Read my blog at Crowdsourcing survival.
National Weed (1974, issue #3)
send a comment to John Wilcock
- Complete column archives: 2006 - present
— From the archives... The religion of Violence & Statistics, otherwise known as college football; WPA II; Would it be called Indiastan or Pakindia?; Who you Gonna call? Crime Predictors; Being a Bank means you never having to say you're sorry; Oil vs. Democracy, and of course, the Wilcock Web...
— From the archives... The Mother of All Family Feuds, Otaku Means Geek in Japanese, Affirmative Action or 'It all depends on who you know', The Moonies are packin', and of course, the Wilcock Web......
— Dear Reader,
— Dear Readers...
— John Wilcock ... Marijuana, the symbolic center of the underground society
— John Wilcock ... From the Archives: Cuba Diary—Havana, April 2011
— John Wilcock ... Manhattan Memories: Chapter Nineteen (continued)--Travels
— John Wilcock ... From the Archives: When you vote, don’t forget the Republican Paradox
— John Wilcock ... Manhattan Memories: Chapter Eighteen--The Quest for Magic: Around Europe by VW bus;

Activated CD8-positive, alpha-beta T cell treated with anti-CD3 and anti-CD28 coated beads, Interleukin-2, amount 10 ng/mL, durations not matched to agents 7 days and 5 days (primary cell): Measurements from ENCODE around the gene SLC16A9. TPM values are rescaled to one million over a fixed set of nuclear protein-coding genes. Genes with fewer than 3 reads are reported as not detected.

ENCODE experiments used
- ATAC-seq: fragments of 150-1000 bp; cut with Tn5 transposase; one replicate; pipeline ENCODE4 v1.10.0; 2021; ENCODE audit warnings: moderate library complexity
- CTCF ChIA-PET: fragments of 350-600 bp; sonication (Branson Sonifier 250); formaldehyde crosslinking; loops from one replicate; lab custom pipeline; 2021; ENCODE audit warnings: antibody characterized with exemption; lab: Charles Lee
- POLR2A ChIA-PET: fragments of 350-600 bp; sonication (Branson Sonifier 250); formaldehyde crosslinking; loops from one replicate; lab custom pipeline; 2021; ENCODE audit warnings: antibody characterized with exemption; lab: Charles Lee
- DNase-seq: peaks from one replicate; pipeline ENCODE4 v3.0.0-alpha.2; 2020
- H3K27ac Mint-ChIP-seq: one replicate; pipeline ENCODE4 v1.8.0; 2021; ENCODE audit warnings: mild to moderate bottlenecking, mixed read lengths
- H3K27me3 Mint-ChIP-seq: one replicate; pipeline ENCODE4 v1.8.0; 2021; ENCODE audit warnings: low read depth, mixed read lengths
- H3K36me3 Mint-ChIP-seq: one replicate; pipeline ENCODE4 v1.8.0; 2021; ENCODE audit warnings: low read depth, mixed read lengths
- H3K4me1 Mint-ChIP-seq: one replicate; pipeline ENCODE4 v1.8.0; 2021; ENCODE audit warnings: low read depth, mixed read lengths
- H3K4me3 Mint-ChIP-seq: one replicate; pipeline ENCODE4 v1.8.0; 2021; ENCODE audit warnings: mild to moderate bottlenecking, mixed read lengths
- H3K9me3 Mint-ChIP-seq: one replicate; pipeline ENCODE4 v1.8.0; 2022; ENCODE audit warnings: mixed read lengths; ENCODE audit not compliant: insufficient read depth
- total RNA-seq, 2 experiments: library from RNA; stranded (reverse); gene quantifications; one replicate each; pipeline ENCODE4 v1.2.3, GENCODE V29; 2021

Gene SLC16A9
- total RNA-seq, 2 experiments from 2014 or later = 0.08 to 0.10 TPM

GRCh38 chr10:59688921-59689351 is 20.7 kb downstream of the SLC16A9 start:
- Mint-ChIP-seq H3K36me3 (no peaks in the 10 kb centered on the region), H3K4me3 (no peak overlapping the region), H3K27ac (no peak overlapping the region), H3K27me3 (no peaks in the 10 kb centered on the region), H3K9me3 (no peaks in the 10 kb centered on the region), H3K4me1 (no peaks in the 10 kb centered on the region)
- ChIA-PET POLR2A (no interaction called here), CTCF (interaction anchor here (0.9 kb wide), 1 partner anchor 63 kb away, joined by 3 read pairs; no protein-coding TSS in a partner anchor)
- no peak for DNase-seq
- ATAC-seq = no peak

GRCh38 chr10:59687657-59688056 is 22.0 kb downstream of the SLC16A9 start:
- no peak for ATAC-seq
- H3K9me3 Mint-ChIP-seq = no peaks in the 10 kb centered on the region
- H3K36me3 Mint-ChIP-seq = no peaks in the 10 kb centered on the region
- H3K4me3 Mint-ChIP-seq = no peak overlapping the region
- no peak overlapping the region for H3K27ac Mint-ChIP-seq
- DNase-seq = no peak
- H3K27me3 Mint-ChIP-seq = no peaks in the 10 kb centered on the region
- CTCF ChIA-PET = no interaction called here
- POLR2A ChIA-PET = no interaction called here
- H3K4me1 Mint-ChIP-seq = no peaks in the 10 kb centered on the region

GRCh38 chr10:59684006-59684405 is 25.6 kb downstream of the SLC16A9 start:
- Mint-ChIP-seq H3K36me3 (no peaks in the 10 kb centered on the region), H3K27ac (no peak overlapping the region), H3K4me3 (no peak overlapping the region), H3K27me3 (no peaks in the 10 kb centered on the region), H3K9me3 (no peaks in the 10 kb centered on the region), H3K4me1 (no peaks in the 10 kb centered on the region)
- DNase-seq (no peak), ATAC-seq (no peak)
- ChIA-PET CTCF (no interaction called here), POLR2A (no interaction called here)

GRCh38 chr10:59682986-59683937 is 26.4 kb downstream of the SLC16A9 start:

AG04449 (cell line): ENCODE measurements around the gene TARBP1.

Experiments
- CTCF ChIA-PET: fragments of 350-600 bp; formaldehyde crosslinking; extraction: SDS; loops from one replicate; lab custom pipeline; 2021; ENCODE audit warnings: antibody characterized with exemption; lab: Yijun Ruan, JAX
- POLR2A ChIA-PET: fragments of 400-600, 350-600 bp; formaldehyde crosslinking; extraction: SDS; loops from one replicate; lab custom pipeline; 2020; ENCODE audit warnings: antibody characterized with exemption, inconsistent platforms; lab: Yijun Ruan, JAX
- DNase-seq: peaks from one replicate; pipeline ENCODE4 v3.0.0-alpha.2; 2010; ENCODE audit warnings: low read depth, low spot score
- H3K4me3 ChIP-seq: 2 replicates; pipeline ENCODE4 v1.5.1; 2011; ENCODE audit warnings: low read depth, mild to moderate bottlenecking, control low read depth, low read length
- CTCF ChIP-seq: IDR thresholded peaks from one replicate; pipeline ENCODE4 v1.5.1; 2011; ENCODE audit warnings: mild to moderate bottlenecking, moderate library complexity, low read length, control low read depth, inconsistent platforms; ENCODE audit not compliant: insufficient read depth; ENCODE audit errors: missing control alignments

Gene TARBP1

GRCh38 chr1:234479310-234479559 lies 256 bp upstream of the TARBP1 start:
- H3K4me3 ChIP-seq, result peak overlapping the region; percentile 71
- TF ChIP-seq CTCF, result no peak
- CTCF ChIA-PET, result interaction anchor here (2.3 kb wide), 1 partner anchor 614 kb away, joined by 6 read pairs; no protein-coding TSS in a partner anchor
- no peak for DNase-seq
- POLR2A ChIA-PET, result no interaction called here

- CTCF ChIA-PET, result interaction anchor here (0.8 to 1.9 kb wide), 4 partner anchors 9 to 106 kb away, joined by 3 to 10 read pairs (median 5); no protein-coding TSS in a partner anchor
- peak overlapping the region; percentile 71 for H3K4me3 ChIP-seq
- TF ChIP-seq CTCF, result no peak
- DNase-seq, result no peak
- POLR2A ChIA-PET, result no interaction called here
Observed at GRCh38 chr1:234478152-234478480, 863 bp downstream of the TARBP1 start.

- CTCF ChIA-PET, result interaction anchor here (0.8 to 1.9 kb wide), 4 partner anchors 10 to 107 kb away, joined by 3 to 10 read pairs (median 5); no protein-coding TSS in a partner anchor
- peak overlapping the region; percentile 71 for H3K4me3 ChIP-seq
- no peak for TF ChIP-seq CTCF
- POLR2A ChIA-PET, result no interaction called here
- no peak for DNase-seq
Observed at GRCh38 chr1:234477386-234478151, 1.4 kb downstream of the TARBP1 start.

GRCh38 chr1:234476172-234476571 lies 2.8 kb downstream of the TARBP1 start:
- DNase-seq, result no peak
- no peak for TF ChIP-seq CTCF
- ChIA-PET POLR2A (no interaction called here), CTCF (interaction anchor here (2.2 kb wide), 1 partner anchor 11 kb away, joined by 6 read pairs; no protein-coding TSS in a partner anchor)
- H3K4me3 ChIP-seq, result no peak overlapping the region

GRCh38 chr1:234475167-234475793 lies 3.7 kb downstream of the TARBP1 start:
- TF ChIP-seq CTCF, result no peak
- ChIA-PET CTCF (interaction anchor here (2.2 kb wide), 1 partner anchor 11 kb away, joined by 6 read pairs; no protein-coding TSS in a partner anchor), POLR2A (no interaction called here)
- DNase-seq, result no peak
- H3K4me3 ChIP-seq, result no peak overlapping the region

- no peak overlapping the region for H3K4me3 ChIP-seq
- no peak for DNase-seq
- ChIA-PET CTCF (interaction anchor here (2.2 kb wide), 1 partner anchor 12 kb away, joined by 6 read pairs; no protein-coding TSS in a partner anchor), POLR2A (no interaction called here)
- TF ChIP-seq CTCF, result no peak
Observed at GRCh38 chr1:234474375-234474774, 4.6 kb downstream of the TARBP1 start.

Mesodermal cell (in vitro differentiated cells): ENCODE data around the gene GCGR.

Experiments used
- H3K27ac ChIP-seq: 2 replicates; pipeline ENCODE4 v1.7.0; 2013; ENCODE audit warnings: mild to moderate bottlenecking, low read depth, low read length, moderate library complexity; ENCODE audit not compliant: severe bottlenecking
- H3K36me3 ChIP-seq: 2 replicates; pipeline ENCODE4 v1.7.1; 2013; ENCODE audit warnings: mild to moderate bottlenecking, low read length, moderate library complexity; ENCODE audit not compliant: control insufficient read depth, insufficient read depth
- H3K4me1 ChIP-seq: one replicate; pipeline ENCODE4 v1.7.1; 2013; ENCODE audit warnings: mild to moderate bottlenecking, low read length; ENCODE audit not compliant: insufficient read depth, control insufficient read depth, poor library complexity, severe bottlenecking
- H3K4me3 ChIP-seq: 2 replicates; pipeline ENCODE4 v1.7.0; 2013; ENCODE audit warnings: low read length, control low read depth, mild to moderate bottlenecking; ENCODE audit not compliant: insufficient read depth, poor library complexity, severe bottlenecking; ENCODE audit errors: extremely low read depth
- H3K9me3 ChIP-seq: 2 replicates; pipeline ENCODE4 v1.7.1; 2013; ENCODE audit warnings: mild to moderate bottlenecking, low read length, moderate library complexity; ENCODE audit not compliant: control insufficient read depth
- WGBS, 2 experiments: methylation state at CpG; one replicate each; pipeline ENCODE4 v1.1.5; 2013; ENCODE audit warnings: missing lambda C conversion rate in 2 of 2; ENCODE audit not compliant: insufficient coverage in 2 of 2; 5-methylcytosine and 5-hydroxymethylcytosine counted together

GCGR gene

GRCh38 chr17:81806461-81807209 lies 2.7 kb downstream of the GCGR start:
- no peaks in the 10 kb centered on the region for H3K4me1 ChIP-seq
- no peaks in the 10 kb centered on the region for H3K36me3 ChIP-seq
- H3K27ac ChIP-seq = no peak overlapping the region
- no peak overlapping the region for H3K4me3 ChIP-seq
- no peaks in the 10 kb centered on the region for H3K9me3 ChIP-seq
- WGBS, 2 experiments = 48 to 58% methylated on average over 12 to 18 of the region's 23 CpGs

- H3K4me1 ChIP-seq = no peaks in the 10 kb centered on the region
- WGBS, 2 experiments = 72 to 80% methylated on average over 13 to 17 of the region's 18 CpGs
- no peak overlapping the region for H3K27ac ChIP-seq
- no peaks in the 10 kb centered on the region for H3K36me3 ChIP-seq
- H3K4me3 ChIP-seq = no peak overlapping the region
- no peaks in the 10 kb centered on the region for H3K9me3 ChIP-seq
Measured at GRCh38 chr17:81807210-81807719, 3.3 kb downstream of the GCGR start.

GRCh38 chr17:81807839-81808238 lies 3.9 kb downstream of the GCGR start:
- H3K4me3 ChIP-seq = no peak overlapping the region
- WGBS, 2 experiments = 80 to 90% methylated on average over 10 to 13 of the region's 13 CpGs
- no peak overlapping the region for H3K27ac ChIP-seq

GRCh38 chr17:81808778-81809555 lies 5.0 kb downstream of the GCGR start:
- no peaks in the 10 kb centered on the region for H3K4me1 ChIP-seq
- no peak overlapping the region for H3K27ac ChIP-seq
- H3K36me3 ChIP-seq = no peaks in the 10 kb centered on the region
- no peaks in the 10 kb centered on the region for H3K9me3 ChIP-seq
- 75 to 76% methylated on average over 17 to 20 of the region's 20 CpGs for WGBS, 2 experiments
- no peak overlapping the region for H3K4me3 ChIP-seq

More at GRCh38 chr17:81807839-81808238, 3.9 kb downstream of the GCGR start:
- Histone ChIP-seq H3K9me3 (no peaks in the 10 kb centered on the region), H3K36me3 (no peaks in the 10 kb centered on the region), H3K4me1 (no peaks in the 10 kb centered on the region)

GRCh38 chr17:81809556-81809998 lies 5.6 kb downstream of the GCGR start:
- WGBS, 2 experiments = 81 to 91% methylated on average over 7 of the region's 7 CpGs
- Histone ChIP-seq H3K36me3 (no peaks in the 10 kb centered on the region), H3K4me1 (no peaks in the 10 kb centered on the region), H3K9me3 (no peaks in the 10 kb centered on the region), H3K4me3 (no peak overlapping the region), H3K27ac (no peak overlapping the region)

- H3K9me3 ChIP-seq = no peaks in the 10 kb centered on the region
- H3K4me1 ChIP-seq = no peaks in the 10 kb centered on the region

Regarding armchair travelers;
Pisa's Leaning Tower;
The magical Alhambra
— John Wilcock ... Manhattan Memories: Chapter Seventeen (continued)--London's Magical library;
In the Cannes
— John Wilcock ... Manhattan Memories: Chapter Seventeen--The Sorcerer's Apprentice
— John Wilcock ... Manhattan Memories: Chapter Sixteen--JW'S Secret Diary (continued)
— John Wilcock ... Manhattan Memories: Chapter Sixteen--JW'S Secret Diary
— John Wilcock ... Manhattan Memories: Chapter Fourteen (Part Two--Manhattan phone book, JW'S Secret Diary
— John Wilcock ... Manhattan Memories: Chapter Fourteen--Party Circuit
— John Wilcock ... Manhattan Memories: Chapter Thirteen--Figaro Diary, part two, Soho Saturday
— John Wilcock ... Manhattan Memories: Chapter Thirteen--Figaro Diary, part one, Soho Saturday
— John Wilcock ... Manhattan Memories: Chapter Twelve (continued)--Traveling with Nomad; SoHo Confidential
— John-Wilcock ... Manhattan Memories: Chapter Chapter Nine (continued)--Rip Torn on stardom… Robert Mitchum's gift; London: Julian Beck’s critique; Emmett Grogan and the Diggers; Greece: The Junta, Charlotte Rampling, and art hero Daniel Spoerri
— John-Wilcock ... Manhattan Memories: Chapter Chapter Nine--Bob Dylan in the Village, Abbie Hoffman and Jerry Rubin, Richard Neville and OZ, What Does London Need Most?, The International Times
— John-Wilcock ... Manhattan Memories: Chapter Eight (continued)--Japan: a working honeymoon;
The Shinjuku Sutra
— John-Wilcock ... Manhattan Memories: Chapter Eight--Art Kunkin's LA Free Press; In LA with Hunter Thompson, Lenny Bruce; Visit by Warhol; Hakim Jamal plays god; The San Francisco 'Be-In'; Underground papers meet
— Manhattan Memories: Chapter Six (continued)--Tom Forcade: smuggler supreme; That pathetic drug czar